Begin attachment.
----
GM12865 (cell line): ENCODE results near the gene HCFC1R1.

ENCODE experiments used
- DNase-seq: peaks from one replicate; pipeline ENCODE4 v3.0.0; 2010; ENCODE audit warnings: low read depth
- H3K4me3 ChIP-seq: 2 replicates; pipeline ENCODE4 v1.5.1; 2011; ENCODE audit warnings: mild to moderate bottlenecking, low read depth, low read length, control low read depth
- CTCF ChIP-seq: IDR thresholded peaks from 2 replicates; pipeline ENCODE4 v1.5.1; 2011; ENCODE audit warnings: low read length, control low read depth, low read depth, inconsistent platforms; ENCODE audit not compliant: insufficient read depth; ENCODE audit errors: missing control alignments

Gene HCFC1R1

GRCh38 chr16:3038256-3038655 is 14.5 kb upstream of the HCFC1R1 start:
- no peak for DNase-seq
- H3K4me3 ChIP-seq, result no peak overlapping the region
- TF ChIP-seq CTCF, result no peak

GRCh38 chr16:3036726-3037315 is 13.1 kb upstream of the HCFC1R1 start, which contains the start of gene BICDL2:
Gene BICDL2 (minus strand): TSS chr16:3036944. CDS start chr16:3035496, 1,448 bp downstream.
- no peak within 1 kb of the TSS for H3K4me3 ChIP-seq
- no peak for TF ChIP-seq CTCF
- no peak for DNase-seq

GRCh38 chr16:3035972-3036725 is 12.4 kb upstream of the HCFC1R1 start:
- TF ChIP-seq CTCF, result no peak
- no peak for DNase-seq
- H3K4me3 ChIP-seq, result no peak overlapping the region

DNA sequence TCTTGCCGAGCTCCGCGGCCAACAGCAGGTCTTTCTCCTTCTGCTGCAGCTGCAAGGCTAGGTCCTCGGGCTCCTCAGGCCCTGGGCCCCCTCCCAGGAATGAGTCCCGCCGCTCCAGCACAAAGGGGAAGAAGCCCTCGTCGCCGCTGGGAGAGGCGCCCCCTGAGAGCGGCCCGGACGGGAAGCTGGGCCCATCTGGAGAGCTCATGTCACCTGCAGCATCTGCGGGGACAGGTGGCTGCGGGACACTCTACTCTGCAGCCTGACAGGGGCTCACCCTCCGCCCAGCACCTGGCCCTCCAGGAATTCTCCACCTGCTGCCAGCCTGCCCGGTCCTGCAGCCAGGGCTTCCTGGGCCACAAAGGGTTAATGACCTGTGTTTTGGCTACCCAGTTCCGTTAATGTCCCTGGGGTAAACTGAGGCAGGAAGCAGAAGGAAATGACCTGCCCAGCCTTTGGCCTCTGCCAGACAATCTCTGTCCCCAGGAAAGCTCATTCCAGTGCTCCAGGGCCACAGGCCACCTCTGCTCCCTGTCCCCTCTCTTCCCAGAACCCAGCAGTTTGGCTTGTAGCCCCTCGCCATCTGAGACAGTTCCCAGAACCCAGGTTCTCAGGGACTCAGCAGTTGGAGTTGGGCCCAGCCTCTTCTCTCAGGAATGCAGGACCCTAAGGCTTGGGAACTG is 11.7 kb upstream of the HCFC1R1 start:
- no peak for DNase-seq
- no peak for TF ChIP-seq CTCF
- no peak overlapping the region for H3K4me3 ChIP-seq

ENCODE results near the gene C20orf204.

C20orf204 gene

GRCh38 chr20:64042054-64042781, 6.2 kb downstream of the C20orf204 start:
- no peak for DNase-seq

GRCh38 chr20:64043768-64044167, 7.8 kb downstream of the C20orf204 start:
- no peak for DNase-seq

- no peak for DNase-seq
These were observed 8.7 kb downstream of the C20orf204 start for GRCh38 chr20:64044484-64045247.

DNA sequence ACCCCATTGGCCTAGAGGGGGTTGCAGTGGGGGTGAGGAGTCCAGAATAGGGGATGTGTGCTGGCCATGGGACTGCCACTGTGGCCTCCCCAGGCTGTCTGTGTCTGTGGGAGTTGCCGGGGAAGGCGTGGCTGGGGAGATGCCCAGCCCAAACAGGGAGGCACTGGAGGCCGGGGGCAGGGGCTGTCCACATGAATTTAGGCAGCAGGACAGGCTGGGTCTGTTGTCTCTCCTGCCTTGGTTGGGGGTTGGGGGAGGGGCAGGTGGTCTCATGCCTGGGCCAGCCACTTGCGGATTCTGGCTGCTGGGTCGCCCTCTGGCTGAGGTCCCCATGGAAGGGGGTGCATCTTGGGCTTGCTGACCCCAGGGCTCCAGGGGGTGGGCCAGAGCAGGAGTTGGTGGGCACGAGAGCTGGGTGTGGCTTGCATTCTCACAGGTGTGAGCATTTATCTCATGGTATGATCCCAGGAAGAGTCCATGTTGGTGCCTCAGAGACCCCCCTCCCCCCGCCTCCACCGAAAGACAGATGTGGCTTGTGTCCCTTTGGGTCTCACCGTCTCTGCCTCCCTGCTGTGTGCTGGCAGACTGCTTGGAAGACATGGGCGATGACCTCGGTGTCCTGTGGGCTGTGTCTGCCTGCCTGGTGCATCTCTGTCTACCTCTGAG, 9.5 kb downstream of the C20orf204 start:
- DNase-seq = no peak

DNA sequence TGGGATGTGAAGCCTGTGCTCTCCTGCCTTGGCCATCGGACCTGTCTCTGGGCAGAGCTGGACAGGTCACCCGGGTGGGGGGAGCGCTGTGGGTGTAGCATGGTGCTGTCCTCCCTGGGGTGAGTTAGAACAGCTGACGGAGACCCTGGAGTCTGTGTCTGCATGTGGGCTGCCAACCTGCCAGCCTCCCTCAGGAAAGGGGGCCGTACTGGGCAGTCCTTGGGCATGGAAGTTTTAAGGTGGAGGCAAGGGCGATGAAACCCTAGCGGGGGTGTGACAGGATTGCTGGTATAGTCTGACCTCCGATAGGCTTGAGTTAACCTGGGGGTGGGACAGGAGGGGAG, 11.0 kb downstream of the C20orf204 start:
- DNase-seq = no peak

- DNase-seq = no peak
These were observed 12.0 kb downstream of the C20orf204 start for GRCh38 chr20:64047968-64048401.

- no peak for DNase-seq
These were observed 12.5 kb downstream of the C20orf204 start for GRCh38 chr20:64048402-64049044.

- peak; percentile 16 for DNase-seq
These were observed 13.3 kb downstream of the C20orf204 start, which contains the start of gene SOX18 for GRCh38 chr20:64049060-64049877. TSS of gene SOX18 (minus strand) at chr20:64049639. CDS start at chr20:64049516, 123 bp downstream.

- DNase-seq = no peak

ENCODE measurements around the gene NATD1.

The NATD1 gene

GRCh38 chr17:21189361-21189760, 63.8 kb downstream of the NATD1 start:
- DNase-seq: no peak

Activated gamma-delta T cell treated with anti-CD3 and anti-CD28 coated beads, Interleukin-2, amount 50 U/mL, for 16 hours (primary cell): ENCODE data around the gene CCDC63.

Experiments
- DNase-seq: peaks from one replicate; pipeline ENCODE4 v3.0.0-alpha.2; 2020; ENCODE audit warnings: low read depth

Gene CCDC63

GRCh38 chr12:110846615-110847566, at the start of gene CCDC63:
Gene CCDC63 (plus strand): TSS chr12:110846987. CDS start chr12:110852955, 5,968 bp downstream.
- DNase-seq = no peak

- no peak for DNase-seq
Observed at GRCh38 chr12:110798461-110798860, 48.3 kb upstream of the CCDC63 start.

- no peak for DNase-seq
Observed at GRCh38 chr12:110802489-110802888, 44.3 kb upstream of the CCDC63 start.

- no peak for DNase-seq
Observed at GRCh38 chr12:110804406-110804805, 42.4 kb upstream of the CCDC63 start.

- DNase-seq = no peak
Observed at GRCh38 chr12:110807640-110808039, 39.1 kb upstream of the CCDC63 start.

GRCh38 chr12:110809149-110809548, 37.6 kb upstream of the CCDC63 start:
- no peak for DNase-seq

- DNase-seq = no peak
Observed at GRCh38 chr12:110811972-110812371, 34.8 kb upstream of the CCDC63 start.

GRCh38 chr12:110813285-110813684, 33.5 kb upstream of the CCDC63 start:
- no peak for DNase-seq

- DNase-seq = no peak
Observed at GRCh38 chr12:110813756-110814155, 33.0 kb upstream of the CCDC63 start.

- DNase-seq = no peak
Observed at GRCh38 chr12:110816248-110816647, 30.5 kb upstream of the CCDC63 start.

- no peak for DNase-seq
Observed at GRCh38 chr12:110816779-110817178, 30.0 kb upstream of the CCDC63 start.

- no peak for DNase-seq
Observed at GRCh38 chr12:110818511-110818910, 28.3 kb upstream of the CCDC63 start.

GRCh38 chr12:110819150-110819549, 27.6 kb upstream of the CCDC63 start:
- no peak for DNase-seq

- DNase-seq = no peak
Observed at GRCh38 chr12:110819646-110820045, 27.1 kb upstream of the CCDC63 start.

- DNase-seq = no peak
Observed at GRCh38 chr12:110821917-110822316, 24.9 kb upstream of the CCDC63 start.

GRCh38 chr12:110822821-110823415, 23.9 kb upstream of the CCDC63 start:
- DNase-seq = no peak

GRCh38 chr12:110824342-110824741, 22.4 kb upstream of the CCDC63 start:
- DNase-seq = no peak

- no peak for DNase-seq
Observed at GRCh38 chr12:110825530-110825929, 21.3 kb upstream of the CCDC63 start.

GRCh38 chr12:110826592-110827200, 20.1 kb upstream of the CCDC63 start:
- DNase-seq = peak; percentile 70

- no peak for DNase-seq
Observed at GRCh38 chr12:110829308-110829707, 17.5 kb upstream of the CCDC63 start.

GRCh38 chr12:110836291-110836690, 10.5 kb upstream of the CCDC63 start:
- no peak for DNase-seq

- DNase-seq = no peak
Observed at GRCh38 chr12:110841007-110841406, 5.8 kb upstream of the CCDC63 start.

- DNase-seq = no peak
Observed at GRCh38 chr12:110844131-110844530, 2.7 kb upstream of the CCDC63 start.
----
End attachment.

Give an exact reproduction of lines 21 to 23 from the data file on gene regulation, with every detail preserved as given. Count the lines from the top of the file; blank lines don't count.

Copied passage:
- no peak for DNase-seq
- no peak for TF ChIP-seq CTCF
- no peak overlapping the region for H3K4me3 ChIP-seq